Google occasionally injects movement and colour into their iconically spartan homepage with a Doodle.
Typically these Doodles commemorate science, inventors and subjects close to the search engine's heart. That's not always the case, though, the first-ever Google Doodle was a Burning Man stick figure. And on the 5th of December, 2019, the homepage celebrated wellies.
An animation of Google's logo dancing in a puddle might seem like some welcome whimsy to liven up the day, but Google's Doodles are big business. They're multi-million pound opportunities that some of the world's best search marketers fight over.
They can deliver enough customers to empty your warehouse, fund your charity for months or even crash your website.
It is often the case that clicking on the Doodle, or trying to interact with it, will take you to Google search results for a related keyword.
For example, in the first few hours of Google's Wellies Doodle, the top most result was a PPC ad from the Edinburgh based Hunter Boots. A company founded in 1856, and that holds several Royal Warrants by Appointment as official suppliers to the royal court was at the very centre of an entirely modern phenomenon.
As our Planning Director Phil Adams, who noticed Hunter's prime position, pondered on Twitter; did Hunter Boots plan this?
The subtle art of doodle-jacking
It's an interesting question. Would it be wise or unwise to have the top position in search when you are paying for each click during the surge in searches the Doodle was creating?
Search ads are more than just clicks. As a result of Google's Doodle and Hunter's ad, I now know they offer a 20% student discount. I learnt that without a click. Who says search marketing can't also be brand marketing?
The problem with paying for each click during a search surge, however, is that you can blast through your budget.
Traditionally, Google's PPC budgets are set to have a daily spend. It's less well known that Google reserves the right to spend up to 200% of your daily budget on a single day, in exchange for balancing your total spend over 30.4 days. Usually, this is a handy feature as it creates flexibility.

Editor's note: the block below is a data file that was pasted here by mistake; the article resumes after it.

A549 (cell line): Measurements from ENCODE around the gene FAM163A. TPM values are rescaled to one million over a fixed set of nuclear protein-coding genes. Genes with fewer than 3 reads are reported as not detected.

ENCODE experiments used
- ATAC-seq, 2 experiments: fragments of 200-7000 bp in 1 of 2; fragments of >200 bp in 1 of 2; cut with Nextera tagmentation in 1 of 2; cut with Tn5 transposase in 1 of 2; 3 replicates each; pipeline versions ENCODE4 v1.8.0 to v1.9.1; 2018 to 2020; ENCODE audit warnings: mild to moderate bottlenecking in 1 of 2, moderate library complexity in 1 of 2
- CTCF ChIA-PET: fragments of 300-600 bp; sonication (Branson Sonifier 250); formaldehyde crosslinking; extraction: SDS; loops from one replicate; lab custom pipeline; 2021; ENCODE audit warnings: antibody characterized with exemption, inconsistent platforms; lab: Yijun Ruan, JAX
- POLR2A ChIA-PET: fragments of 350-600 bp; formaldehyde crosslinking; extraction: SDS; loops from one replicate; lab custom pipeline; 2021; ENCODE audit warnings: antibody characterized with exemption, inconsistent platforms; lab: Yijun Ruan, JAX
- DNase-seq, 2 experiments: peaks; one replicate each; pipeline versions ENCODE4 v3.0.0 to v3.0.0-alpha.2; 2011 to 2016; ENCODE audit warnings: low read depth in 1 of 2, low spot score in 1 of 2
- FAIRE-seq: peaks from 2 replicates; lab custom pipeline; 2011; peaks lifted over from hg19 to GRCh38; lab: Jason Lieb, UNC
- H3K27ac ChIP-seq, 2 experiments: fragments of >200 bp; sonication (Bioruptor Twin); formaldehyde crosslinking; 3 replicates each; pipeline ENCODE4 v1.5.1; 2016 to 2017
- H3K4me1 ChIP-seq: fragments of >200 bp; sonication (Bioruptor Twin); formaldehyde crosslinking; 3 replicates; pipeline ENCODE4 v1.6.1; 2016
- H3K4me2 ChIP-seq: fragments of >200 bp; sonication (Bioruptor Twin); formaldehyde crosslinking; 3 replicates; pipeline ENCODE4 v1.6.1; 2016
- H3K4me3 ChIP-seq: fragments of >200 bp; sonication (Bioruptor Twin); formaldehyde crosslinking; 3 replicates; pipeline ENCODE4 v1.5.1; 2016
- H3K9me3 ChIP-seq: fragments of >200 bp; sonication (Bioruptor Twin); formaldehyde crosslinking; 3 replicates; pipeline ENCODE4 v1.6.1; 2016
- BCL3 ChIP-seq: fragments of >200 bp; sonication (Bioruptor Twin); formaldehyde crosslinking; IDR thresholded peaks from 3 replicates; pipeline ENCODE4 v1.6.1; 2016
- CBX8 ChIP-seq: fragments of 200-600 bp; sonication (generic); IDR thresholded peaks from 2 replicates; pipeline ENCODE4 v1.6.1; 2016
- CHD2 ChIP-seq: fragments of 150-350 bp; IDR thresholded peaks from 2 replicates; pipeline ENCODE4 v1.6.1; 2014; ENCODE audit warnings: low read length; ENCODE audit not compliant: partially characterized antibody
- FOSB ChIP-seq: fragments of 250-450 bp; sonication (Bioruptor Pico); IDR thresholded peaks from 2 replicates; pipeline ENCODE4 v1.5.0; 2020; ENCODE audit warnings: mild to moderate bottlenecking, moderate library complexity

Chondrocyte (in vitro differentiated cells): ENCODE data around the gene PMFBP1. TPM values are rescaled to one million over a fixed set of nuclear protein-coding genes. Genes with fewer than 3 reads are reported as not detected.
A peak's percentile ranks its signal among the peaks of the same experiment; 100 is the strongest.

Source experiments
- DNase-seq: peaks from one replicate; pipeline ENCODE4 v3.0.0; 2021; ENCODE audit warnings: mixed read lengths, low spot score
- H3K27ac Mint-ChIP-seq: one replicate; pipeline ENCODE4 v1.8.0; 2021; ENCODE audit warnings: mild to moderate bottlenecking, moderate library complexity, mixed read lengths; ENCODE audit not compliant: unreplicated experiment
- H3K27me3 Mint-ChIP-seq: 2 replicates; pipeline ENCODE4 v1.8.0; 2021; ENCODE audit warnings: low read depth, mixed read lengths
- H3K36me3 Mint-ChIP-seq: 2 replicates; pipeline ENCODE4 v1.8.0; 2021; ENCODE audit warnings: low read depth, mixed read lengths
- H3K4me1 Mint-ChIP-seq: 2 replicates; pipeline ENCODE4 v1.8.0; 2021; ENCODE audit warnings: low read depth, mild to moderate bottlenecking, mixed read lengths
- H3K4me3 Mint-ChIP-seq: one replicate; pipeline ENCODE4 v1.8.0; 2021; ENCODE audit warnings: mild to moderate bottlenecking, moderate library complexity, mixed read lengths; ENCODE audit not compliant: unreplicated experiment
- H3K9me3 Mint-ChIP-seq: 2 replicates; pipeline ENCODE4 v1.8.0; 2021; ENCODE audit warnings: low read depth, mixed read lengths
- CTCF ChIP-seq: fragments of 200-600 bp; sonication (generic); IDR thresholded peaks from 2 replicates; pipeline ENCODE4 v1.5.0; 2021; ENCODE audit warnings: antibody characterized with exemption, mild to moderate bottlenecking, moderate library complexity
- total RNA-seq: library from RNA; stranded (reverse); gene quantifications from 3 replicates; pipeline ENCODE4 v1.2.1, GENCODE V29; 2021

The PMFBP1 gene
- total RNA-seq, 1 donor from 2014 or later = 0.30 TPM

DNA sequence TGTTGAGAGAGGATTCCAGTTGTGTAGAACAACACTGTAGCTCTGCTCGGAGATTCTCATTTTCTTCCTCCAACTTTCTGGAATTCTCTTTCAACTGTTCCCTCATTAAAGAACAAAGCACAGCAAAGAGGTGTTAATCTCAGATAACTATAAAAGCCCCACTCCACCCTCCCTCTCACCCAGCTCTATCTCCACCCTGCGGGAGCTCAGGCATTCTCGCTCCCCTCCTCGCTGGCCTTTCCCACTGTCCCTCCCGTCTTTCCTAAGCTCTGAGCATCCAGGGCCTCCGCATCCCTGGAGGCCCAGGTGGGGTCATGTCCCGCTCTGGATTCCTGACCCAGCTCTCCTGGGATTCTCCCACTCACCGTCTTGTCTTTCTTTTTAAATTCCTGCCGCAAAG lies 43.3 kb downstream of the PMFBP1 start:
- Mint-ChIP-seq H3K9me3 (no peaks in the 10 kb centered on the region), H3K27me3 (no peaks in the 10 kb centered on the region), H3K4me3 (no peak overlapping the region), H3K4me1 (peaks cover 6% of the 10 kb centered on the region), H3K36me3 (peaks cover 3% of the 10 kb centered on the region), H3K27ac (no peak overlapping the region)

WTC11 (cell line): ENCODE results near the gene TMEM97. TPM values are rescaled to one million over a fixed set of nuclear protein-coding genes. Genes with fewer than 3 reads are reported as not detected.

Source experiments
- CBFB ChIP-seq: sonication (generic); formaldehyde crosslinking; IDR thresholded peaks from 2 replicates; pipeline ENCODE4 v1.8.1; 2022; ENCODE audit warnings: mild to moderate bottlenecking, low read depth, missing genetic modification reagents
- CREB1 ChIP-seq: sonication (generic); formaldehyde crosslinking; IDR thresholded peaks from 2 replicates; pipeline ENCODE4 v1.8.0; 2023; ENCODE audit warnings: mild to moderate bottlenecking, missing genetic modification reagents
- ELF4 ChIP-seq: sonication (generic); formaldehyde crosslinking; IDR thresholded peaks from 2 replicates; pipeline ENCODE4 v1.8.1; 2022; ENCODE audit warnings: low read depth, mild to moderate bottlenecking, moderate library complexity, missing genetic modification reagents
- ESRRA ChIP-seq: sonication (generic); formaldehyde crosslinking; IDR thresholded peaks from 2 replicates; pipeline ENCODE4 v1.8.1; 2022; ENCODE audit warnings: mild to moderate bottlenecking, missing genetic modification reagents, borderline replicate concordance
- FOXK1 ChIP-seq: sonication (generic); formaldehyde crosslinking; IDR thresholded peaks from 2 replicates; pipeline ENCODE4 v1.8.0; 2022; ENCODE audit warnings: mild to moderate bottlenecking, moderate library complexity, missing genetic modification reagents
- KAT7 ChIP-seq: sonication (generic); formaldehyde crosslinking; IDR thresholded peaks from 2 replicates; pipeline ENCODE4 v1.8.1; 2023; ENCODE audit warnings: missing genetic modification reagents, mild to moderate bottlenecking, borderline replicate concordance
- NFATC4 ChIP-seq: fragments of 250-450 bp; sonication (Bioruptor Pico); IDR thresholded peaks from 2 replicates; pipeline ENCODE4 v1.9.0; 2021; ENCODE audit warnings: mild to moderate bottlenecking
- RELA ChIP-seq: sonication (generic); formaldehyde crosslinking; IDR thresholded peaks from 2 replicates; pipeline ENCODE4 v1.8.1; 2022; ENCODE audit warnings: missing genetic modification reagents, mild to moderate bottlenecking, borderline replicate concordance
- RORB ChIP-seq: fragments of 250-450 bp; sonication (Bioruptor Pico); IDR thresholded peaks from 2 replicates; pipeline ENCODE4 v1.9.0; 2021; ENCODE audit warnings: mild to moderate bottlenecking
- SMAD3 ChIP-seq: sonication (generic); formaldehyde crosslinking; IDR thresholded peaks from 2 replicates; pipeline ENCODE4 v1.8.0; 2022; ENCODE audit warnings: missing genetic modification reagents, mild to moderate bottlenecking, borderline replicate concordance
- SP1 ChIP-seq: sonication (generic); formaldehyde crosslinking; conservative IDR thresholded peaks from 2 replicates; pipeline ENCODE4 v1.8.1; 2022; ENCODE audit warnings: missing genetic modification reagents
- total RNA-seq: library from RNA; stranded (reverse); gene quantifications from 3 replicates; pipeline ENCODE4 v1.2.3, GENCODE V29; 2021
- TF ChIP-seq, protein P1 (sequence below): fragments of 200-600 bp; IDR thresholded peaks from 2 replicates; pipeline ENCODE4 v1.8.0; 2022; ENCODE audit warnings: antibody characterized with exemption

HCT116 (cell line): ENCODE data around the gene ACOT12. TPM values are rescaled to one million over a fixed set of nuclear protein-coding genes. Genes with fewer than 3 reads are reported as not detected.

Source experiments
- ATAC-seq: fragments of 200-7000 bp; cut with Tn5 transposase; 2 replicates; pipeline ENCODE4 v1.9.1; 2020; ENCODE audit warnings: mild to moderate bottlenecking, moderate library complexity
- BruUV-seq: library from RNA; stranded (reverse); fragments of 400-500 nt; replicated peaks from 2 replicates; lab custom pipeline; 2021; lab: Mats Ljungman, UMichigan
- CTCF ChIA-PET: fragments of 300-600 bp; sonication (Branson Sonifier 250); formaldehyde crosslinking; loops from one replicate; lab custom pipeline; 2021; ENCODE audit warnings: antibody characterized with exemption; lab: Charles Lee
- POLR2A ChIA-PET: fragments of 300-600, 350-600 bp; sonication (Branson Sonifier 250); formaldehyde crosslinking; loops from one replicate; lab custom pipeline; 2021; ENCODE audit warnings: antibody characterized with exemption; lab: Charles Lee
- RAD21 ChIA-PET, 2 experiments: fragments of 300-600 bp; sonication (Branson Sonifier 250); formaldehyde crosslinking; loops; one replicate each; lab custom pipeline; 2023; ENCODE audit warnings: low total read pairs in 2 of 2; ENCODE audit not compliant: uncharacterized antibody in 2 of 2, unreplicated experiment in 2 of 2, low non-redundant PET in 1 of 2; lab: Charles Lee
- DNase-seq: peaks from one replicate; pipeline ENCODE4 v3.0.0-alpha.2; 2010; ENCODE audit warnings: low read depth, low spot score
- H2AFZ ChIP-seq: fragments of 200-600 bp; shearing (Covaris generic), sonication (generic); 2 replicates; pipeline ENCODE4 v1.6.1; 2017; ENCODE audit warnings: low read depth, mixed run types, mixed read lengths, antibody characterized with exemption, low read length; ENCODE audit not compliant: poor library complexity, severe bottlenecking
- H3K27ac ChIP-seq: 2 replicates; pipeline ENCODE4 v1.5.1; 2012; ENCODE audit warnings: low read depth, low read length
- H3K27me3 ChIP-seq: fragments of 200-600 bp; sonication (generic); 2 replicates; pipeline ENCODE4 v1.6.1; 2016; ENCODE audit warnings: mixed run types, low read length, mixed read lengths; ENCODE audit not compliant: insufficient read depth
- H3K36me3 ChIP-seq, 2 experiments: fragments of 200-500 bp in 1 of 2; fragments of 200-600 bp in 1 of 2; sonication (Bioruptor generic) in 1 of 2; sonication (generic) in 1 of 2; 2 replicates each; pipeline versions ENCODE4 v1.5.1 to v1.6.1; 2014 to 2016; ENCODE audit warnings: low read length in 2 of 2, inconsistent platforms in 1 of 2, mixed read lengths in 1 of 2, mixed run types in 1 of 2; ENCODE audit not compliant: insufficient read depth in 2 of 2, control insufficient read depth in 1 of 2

Right now, though, Google is testing letting campaigns drawdown from a monthly total. Any advertiser who has opted into this test and made the necessary changes could find a whole month of budget spent in a single search surge.
Whether it's worth spending an entire month in a day and resting for the remaining days will be different for advertisers, products and campaigns. It's a reminder to make sure analytics are as fast and insightful as possible.
The crucial role of The Cook Islands
You might be wondering what The Cook Islands have to do with all this. They are memorable for two reasons.
Let's get the giggling over the first reason out of the way. The TLD for the self-governing island country is .ck and therefore businesses use .co.ck.
Secondly, the Cook Islands are the easternmost Google homepage. In other words, the first instance of Google to reveal a global daily Doodle, like the Wellies celebration of December the 5th, is Google.co.ck.
If you want to know what today's Google Doodle is going to be then watch the ‘co.ck’.
Newspapers do. The effects on the daily news search results are immediate. Here's how the search results for Wellies looked just a few hours after the Doodle went live in the UK.
Dramatically different, with articles about the day’s doodle on The Sun, iNews and Daily Star websites highlighted as top stories.
The Caffeine Effect
If you are curious, the Google algorithm which allows the results to change this much and so quickly is called Caffeine. It's been in use for nearly 10 years.
Google explains how Caffeine helps it serves up information more quickly:
“With Caffeine, we analyze the web in small portions and update our search index on a continuous basis, globally. As we find new pages, or new information on existing pages, we can add these straight to the index. That means you can find fresher information than ever before—no matter when or where it was published.”
You can read the full article on their blog for more details.
It's also worth noting the changes in the paid search landscape too. Just a few hours after the doodle went live, Hunter's old text ad has gone.
Shopping campaign ads are appearing instead. This could be because Hunter ran out of money, or because the algorithm adapted at caffeine speed to adjust to the search surge and accompanying change in user behaviour. Or both.
As a side note, Shopping campaign ads are worth exploring for any retailer, because they show a photo of your product and other information to help people make a buying decision. And if you're based in the European Economic Area then Comparison Shopping Services (CSS) requires careful consideration (Google created them to meet the European Commission’s anti-monopoly requirements).
Google’s funny Doodles deserve to be taken very seriously by paid search marketers as, out of the blue, they could turn your plans for the month on their head.
If your SEO game is strong, then Google's Doodle's are all opportunity. If you're a newspaper and able to have your newly created page injected above the standard results, then it's an opportunity you might even win.
And the Cook Islands are a vital asset when it comes to securing victory, and (pardon the pun) help you put the boot into your competitors.
Photo credit: Sydney Rae